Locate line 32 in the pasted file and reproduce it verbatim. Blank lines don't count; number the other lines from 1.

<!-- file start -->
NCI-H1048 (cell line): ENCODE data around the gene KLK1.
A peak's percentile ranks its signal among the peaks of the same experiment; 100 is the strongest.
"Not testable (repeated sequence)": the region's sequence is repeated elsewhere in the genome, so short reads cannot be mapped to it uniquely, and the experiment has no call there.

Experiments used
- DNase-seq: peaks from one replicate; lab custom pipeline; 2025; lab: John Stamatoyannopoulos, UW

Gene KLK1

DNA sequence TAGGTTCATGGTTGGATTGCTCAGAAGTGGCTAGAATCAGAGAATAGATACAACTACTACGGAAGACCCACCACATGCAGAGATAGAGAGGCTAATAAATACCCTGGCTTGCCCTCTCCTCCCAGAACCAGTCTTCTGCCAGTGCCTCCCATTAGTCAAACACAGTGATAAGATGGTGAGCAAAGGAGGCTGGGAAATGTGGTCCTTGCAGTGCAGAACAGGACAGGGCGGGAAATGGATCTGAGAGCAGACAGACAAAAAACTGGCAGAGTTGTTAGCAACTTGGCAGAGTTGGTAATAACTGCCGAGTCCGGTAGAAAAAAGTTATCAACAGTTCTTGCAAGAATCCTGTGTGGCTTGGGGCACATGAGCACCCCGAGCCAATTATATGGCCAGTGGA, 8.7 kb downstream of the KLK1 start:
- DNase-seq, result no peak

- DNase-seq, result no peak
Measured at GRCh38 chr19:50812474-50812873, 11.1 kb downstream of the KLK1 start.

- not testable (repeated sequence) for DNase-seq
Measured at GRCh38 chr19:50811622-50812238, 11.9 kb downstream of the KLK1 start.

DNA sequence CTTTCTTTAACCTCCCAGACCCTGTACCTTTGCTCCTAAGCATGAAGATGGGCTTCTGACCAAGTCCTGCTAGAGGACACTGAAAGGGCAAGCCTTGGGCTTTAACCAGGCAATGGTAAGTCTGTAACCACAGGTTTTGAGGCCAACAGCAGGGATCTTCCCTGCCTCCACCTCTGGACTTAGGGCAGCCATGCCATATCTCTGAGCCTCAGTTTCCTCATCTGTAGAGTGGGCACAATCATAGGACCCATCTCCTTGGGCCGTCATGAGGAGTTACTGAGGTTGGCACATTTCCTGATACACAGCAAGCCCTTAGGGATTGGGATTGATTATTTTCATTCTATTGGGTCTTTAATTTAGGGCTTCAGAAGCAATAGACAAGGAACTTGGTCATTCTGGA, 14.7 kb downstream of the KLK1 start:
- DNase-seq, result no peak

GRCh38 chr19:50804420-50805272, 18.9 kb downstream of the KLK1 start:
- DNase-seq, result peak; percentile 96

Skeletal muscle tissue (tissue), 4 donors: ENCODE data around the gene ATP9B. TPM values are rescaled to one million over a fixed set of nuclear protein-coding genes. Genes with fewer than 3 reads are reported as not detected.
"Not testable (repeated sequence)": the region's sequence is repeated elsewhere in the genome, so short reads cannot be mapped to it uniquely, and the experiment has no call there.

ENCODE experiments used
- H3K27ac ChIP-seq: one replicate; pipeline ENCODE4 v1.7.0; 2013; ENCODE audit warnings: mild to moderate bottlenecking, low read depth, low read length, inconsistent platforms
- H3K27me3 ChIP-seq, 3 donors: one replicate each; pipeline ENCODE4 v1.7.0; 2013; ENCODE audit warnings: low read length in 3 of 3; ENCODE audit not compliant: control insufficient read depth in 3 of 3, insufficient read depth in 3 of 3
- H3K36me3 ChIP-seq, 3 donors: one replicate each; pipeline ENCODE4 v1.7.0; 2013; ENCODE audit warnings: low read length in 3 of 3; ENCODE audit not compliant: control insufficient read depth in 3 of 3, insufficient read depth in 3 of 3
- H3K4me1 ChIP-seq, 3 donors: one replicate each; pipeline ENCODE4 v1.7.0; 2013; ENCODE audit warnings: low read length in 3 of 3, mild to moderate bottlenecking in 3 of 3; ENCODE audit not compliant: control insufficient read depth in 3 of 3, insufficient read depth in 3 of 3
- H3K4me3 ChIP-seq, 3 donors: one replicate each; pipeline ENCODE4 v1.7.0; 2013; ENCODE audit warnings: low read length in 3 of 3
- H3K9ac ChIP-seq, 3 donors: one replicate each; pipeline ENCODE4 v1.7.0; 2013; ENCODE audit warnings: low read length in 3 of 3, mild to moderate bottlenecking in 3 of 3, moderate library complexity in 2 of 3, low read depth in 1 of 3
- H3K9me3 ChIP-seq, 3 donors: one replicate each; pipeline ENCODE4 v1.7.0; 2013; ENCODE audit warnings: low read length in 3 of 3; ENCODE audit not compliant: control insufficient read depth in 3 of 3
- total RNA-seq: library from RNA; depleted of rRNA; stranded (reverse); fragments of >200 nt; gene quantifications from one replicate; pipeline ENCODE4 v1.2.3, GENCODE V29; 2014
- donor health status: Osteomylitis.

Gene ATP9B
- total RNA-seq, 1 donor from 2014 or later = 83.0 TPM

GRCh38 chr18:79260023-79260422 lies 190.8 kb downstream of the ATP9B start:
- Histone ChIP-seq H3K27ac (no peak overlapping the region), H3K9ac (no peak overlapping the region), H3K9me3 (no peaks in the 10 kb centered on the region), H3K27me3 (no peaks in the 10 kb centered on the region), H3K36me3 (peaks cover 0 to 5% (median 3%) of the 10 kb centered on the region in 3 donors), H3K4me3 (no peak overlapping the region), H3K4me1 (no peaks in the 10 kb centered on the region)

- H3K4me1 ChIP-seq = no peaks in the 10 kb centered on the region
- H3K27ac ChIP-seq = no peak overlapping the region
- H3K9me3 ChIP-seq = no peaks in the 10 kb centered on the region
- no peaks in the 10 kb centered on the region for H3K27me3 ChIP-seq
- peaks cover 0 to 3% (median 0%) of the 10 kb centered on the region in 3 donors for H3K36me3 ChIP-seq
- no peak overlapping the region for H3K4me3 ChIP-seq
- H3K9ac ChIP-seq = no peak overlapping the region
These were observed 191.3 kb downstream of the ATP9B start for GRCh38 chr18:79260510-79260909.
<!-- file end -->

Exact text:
- Histone ChIP-seq H3K27ac (no peak overlapping the region), H3K9ac (no peak overlapping the region), H3K9me3 (no peaks in the 10 kb centered on the region), H3K27me3 (no peaks in the 10 kb centered on the region), H3K36me3 (peaks cover 0 to 5% (median 3%) of the 10 kb centered on the region in 3 donors), H3K4me3 (no peak overlapping the region), H3K4me1 (no peaks in the 10 kb centered on the region)